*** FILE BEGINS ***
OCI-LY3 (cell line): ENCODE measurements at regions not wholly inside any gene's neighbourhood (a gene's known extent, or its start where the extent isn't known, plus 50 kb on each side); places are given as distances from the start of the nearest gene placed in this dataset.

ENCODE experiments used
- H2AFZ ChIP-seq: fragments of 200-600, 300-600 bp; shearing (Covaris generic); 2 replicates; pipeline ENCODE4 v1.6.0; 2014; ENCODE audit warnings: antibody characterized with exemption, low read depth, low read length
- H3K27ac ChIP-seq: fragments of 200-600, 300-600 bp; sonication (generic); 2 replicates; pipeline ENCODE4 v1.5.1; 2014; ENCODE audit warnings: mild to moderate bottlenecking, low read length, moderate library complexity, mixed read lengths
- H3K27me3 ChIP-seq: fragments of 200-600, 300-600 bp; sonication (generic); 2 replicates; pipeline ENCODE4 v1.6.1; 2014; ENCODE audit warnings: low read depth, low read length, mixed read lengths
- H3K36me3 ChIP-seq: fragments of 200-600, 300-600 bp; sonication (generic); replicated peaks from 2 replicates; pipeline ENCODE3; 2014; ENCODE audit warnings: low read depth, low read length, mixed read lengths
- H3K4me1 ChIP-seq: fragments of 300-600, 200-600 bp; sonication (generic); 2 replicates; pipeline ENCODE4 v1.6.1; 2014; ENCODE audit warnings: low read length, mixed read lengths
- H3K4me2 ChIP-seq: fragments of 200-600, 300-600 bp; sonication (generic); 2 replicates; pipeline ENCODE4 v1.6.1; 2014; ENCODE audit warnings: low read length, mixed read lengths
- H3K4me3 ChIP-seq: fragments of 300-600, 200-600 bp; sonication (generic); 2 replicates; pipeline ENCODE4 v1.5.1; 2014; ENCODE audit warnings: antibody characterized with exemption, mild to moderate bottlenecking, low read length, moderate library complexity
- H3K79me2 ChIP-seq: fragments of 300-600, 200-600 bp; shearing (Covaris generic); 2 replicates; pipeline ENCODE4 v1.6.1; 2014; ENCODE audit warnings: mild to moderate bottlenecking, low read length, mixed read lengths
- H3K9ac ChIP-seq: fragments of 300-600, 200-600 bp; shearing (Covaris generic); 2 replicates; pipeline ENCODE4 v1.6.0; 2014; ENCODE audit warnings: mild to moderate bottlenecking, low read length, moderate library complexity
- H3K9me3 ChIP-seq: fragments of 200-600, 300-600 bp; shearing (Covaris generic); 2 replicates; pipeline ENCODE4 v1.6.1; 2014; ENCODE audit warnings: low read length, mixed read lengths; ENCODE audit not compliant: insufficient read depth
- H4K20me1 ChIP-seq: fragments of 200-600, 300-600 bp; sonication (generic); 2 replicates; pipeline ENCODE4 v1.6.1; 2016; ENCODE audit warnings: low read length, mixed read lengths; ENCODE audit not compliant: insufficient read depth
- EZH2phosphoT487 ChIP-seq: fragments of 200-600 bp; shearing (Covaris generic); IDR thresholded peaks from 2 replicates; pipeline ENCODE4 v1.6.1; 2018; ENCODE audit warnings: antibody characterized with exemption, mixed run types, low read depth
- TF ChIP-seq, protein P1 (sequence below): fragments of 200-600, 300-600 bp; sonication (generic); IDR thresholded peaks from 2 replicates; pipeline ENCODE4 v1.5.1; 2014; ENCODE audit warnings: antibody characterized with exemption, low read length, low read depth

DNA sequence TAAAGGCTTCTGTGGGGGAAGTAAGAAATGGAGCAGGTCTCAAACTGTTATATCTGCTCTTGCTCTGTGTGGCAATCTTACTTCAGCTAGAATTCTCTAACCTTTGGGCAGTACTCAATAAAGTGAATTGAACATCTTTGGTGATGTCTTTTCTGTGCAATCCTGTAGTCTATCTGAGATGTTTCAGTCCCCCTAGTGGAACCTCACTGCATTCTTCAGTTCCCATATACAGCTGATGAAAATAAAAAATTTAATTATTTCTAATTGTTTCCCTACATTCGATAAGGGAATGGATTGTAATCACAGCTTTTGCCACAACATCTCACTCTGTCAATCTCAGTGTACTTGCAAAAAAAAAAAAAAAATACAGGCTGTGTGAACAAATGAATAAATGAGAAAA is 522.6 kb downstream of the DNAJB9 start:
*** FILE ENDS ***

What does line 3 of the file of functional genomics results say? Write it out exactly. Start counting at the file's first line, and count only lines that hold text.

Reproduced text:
- H2AFZ ChIP-seq: fragments of 200-600, 300-600 bp; shearing (Covaris generic); 2 replicates; pipeline ENCODE4 v1.6.0; 2014; ENCODE audit warnings: antibody characterized with exemption, low read depth, low read length